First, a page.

Jersey Evening Post

The offices of the Jersey Evening Post, Jersey's main newspaper in the 20th century, were located for many years on the corner of Charles Street and Bath Street, with the printing presses in buildings further back in Charles Street. The newspaper relocated to St Saviour in 1977 but for many years it was the focal point for the community on important occasions such as elections and the annual football match between Jersey and Guernsey for the Muratti Vase. Large crowds would gather in the street to await the results of important elections or to listen to a broadcast commentary of a football match in Guernsey.

History

A history of Bath Street, from the Jersey Archive

Gallery

Click on any image to see full-size version

The junction with Belmont Road, 1960
Bath Street in the 1860s photographed by George Bashford
W16BathStreet.jpg

Bath Street businesses

Arthur Angel's Italian Warehouse

Arthur Angel, born in England in 1824, came to Jersey with his brothers Samuel and Benjamin. Samuel, who was two years younger than Arthur, set up in business at 3 Olympic Place, Bath Street, as a master dyer, and in 1851 he was employing Arthur and two other staff. By 1855 Arthur had gone into business on his own at 9 Bath Street, where he established his Italian Warehouse, which he advertised extensively in the new newspaper Jersey Independent. He offered such delicacies as Dundee Marmalade and 'superior pickles as supplied to Her Majesty (presumably not by Arthur himself). Sadly the business was not a success, because by 1857 it had been taken over by James Wilcox.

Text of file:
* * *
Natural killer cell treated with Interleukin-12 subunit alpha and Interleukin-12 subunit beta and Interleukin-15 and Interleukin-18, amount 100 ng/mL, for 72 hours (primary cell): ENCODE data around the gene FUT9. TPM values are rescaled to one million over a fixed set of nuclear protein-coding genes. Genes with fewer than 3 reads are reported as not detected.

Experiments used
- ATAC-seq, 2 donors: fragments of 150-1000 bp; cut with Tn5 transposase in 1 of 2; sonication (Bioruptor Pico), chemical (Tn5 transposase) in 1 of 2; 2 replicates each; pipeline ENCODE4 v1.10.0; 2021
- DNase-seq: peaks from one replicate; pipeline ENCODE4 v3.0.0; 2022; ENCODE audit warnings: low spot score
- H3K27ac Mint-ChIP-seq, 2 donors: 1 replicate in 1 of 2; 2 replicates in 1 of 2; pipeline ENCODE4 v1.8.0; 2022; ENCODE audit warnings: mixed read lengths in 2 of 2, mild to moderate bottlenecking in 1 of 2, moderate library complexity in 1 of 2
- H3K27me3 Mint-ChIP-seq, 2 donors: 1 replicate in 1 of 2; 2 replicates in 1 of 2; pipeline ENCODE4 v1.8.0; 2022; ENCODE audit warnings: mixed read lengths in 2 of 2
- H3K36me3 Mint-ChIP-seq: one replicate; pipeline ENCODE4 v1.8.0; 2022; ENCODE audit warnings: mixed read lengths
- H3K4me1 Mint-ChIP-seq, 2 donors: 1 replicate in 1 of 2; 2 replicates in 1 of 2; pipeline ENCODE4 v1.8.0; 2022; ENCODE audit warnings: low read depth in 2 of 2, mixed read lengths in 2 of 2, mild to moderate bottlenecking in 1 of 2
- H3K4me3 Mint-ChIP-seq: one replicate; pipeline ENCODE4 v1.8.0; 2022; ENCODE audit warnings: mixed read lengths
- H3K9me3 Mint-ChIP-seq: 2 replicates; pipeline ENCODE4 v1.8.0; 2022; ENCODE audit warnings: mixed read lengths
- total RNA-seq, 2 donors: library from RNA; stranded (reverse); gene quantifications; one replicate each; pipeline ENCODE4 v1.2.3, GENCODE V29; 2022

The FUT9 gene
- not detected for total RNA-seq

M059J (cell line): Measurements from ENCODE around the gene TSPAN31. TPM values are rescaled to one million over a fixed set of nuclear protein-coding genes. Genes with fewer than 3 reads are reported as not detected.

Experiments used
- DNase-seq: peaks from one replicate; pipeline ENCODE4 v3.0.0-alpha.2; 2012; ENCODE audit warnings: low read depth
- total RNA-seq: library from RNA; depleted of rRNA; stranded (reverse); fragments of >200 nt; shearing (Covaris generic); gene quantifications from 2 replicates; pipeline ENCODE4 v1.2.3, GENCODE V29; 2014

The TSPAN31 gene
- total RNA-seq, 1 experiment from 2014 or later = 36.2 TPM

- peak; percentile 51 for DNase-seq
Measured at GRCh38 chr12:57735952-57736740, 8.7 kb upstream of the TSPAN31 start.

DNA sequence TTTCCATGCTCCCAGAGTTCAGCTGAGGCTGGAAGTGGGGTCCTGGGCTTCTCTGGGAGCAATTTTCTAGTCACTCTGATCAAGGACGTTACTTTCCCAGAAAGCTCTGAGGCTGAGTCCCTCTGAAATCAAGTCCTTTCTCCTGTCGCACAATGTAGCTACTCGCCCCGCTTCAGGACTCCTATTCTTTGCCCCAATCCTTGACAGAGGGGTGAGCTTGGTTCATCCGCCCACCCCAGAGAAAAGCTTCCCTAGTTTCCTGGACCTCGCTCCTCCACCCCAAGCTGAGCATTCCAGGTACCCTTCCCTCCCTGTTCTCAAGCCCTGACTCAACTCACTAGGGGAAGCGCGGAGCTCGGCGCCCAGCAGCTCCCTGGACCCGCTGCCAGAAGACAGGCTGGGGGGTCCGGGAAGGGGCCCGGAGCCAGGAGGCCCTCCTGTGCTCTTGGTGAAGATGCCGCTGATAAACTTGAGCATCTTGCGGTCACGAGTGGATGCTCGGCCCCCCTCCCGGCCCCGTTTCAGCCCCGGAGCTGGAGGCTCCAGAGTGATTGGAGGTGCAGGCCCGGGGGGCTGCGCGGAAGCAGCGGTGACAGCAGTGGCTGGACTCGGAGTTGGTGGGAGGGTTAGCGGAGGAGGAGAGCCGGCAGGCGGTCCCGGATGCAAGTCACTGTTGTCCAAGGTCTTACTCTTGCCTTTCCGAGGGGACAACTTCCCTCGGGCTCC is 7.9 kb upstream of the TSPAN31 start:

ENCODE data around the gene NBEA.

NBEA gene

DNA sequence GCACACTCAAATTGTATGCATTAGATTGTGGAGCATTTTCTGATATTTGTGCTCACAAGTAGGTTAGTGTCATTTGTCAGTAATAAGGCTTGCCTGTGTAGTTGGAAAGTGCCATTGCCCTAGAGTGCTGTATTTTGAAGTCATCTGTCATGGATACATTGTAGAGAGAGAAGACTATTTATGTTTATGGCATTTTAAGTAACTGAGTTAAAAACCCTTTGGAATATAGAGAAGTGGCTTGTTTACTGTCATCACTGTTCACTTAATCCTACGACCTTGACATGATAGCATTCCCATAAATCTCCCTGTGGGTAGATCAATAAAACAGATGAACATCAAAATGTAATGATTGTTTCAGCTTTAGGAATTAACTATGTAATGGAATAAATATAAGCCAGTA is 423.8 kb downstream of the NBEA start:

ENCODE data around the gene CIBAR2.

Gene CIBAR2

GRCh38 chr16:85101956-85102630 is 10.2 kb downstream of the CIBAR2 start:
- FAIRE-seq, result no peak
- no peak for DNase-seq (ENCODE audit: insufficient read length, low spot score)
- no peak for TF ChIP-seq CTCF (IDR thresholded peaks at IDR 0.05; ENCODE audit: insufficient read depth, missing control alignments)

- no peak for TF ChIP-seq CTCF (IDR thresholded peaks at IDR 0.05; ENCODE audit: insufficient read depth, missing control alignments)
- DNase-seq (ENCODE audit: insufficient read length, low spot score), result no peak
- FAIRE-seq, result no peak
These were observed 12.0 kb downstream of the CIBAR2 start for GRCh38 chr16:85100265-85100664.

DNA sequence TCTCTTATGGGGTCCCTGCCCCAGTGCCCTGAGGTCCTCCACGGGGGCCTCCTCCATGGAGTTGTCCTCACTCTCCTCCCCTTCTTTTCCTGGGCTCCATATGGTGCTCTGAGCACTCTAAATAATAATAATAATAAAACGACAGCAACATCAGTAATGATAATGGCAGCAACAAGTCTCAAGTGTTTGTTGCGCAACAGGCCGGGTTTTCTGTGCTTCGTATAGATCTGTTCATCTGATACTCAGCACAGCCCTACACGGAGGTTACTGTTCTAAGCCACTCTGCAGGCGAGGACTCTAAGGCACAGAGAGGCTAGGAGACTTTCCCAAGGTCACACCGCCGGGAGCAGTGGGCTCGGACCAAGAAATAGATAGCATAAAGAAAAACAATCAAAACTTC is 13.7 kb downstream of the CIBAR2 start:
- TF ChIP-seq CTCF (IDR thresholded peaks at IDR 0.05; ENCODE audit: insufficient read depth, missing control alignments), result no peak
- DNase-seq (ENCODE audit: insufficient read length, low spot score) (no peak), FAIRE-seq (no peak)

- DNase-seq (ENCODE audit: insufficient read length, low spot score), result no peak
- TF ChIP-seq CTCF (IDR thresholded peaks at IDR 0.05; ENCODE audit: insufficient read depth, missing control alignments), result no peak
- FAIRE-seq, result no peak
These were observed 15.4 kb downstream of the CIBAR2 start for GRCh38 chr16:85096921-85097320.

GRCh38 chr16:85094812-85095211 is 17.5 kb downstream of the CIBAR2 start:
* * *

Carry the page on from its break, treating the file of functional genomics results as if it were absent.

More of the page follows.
Arthur had come to Jersey from Saint Pancras, London, where he was born, via Guernsey, where he supposedly married Matilda Jones in 1845. The couple are said to have had two daughters, Emily and Elizabeth, born in Guernsey in 1846 and 1848. However, the 1851 census shows Arthur living in Jersey with Samuel and described as 'unmarried'. A year later he apparently married again, in Guernsey, to Matilda Davey, and they had four children, including another Arthur (1856-1921).

The family history in online records becomes very confused. Arthur, described as a printer, Matilda, and three of the six children are shown living in Guernsey in the 1861 census, with Arthur's brother Benjamin. There is no sign of Arthur jnr, who is believed eventually to have emigrated to Australia. His father is believed to have returned to England, then gone to the USA, where in 1874 he was said to be serving in the US Navy.

This all seems highly unlikely and the suspicion is that compilers of online trees have located more than one Arthur Angel in various records and assumed that they were all the same person. Wherever he and his family ended up, it is clear that Arthur Angel only traded in Bath Street, St Helier, for a comparatively short time, and failed to make a success of his pickles and marmalade.